Comic-Con: Neil Gaiman's epic comic Sandman finally reaches the screen

By Lizo Mzimba
Entertainment correspondent, BBC News

  • Published
Gwendoline Christie as LuciferImage source, Netflix
Image caption,
Gwendoline Christie plays Lucifer

You could forgive Neil Gaiman for thinking that he was dreaming.

Plans to bring his epic The Sandman comic series to the screen have come and gone for decades. Now, it's really happening. Really.

Hollywood first started trying to adapt Gaiman's work back in the 1990s.

"They were trying to make a 3,000-page story happen in two hours of film time," says the writer. "And nobody ever cracked that because it was uncrackable".

The explosion in long form television, with its ability to give the space to more complex storytelling, has proved to be a godsend to something like The Sandman.

The 75-issue run of the original series had both short standalone stories and longer, more overlapping narratives.

Gaiman, naturally, has welcomed Netflix's decision to commit considerable resources to bringing his vision to TV audiences.

"We're now in this golden era of television," he says. "And we have the technology to make something like this."

So, what exactly is this?

Image source, Netflix
Image caption,
The Sandman's debut issue was published in 1988 [still from Netflix series]

Briefly, The Sandman follows Morpheus. He personifies stories and dreams and after escaping a long imprisonment, he sets about trying regain his powers and control over the world of dreaming.

He's one of a family known as the Endless, they include Death and Desire.

Tom Sturridge who plays Dream aka Morpheus says appearing on stage in San Diego not just in front of fans, but also alongside Neil Gaiman, was the perfect way to launch a project like this.

"It's overwhelming," he says. "To be here at Comic-Con, and to be sharing it with the fans who've been waiting so long."

"The reason I'm a fan of Sandman is because of Neil Gaiman. And I feel pressure to satisfy him. And that's the fan side of me. If he's happy, then we can be happy."

Image source, Netflix
Image caption,
Jenna Coleman says her character is "a kind of a foul-mouthed, roguish cynic"

For many of the cast, it's their first big Comic-Con experience. Not for Jenna Coleman. Even so, she's still buzzing minutes after coming off stage.

"I've not been back in the Hall H since Peter Capaldi with Doctor Who [in 2015] so it feels like really exciting to be back."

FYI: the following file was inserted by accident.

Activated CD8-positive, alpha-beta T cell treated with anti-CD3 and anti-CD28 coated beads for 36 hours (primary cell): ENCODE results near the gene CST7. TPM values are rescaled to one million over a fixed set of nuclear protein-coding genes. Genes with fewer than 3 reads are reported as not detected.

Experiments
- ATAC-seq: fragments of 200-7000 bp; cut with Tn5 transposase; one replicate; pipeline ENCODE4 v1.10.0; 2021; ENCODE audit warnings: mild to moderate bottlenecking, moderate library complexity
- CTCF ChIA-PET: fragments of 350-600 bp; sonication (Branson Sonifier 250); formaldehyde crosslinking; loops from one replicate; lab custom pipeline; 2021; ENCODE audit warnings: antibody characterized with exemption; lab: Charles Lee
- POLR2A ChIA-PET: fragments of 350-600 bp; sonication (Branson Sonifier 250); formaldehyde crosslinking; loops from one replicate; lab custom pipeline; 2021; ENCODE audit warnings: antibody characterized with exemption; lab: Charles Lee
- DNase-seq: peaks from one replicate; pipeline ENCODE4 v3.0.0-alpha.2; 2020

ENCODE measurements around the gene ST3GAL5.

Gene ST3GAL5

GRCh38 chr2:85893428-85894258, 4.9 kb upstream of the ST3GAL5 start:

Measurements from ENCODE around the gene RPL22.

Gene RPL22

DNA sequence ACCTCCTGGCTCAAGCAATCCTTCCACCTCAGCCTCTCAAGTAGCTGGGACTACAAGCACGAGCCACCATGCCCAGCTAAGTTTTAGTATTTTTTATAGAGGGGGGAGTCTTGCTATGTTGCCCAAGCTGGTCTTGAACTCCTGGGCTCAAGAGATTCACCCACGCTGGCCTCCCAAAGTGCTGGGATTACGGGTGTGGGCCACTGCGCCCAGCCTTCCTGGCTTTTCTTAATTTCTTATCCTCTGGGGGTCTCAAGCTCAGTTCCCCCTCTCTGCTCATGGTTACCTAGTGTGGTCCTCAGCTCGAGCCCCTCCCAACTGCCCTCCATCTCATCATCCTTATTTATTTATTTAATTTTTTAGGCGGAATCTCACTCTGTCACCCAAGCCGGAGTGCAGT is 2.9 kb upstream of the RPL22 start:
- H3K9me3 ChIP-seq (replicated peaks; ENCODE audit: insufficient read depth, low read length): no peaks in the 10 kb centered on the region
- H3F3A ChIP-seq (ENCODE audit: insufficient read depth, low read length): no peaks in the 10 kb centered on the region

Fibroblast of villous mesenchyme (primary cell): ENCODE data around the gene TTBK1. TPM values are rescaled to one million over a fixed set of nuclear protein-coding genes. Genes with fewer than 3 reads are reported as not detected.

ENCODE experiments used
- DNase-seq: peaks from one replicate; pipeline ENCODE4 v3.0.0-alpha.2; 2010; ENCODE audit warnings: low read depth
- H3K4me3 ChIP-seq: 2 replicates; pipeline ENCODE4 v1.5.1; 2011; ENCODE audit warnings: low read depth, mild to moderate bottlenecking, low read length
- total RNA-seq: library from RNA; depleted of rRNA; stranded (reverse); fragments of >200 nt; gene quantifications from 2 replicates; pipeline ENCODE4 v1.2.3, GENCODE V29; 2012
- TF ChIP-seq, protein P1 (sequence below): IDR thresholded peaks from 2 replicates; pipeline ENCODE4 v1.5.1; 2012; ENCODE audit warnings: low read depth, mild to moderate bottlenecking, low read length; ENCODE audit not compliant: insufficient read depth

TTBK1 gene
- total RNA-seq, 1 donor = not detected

Her role is one of the more mysterious ones, with her character undergoing some subtle, and some not so subtle changes from the comic. Something she relished.

"I was like, this is a character I've not played before, and especially obviously having John Constantine - Johanna Constantine in female form. And there's this kind of this cynicism, dry wit and deflection, but inside there's a wounded lone warrior.

"And it's complex and layered and deep, and really fun to be a kind of a foul-mouthed, roguish cynic. Yeah, he's enjoyable."

'Unbelievably diverse'

The character of Desire, another of the Endless, is played by Mason Alexander Park, who is non binary. They've welcomed the casting choices made by the show.

"Even in the original context of the comics, the character is always non binary," they say. "And to be able to stick with that in this version of the show and have an actor portraying the role also identify the way the character does, I think it's really, really exciting and a testament to where we are in this moment in time.

"Our show, it's unbelievably diverse, and so beautifully representative of the world around us, which I think Sandman is supposed to be. You're supposed to be able to see yourself in Sandman no matter where you're from, no matter who you are. And I think that our version really does reflect that."

Death is another major character in the saga. Played by Kirby Howell-Baptiste, for her this was something she's hoped for for years.

"I don't know that it is every young woman's dream role to play Death, but it certainly was this young woman's dream role," she laughs.

"When I read the comics, originally, I don't think I ever imagined I would get a chance to play this role. I read them maybe 10 years ago, and even then, there were rumblings that this was going to be made into something. But you know, not in my wildest dreams did I imagine that I would be a part of it, and then be part of it in such a significant way."

Image source, Getty Images
Image caption,
The original comic was written by Neil Gaiman

After such a long wait to see a live action version of The Sandman, there's inevitably a significant degree of anticipation. How much pressure is the story's creator feeling?

"What matters is that we love it," says Gaiman. "What matters is that we make something that we're proud of. And you can't make people like something or not like it.

"I've no idea how this is going to be received by the public. And I don't mind. What I'm excited about is that I've made something that I think is really good.

"I can't wait for people to see it. And if they see it and they like it they'll tell other people and eventually everybody will see it.

"And if people don't like it, that's okay too, because you can't make people like things. But I like it."

I think everyone knows which outcome Neil Gaiman will secretly be dreaming of.

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